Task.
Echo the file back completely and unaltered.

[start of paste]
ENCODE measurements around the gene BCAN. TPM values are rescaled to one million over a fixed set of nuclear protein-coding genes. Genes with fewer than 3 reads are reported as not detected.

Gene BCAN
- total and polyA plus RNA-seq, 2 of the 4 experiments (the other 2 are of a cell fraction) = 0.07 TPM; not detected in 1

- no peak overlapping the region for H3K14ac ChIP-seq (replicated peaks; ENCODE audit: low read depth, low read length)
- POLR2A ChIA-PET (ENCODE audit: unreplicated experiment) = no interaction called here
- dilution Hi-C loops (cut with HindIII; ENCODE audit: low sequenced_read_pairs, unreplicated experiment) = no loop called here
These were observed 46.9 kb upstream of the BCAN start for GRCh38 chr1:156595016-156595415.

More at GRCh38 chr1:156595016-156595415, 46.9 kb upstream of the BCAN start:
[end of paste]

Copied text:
ENCODE measurements around the gene BCAN. TPM values are rescaled to one million over a fixed set of nuclear protein-coding genes. Genes with fewer than 3 reads are reported as not detected.

Gene BCAN
- total and polyA plus RNA-seq, 2 of the 4 experiments (the other 2 are of a cell fraction) = 0.07 TPM; not detected in 1

- no peak overlapping the region for H3K14ac ChIP-seq (replicated peaks; ENCODE audit: low read depth, low read length)
- POLR2A ChIA-PET (ENCODE audit: unreplicated experiment) = no interaction called here
- dilution Hi-C loops (cut with HindIII; ENCODE audit: low sequenced_read_pairs, unreplicated experiment) = no loop called here
These were observed 46.9 kb upstream of the BCAN start for GRCh38 chr1:156595016-156595415.

More at GRCh38 chr1:156595016-156595415, 46.9 kb upstream of the BCAN start: